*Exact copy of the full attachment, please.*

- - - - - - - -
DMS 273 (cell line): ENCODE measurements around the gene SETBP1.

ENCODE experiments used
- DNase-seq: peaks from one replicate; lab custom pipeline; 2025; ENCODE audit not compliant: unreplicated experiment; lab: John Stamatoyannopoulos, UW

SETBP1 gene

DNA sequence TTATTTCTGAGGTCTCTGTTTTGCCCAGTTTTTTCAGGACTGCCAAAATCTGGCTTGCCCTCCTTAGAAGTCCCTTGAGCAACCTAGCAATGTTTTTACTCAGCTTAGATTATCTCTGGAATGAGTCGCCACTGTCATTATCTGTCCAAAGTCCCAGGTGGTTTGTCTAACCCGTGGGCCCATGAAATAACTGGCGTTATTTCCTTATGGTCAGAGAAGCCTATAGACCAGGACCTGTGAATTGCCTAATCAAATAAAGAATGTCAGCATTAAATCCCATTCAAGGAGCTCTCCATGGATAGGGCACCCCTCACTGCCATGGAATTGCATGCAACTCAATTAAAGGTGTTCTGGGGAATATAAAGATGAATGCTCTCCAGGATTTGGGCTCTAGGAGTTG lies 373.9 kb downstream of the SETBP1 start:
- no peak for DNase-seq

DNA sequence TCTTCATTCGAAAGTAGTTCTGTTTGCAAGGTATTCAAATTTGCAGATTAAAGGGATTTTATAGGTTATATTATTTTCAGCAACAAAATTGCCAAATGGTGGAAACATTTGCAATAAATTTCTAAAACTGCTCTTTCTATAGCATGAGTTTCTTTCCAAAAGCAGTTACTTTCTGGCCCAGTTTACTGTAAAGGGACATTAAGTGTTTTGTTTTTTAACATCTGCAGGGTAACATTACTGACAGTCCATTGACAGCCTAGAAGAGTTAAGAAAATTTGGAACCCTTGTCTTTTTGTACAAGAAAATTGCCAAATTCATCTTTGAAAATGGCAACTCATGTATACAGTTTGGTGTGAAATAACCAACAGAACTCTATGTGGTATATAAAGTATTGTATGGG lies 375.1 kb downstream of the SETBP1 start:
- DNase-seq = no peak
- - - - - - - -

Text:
DMS 273 (cell line): ENCODE measurements around the gene SETBP1.

ENCODE experiments used
- DNase-seq: peaks from one replicate; lab custom pipeline; 2025; ENCODE audit not compliant: unreplicated experiment; lab: John Stamatoyannopoulos, UW

SETBP1 gene

DNA sequence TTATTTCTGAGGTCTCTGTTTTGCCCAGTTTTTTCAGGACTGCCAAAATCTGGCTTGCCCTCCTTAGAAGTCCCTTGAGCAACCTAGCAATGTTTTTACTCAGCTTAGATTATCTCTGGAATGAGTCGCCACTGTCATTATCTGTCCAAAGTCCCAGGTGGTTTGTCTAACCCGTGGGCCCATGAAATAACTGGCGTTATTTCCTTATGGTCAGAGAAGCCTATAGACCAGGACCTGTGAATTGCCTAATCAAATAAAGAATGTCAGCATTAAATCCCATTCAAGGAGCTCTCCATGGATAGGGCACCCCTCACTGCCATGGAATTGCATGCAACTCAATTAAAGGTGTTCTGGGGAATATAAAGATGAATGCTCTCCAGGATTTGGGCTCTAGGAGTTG lies 373.9 kb downstream of the SETBP1 start:
- no peak for DNase-seq

DNA sequence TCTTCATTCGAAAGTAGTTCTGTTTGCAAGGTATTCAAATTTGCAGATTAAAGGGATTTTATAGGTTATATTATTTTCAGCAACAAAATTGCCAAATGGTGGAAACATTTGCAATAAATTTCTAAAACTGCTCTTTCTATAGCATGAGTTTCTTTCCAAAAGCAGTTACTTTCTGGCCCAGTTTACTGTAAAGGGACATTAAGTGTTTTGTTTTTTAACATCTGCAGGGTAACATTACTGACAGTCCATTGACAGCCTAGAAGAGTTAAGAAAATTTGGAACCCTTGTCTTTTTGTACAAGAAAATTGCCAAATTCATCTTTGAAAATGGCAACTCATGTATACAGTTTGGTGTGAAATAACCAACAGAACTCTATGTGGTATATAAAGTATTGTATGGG lies 375.1 kb downstream of the SETBP1 start:
- DNase-seq = no peak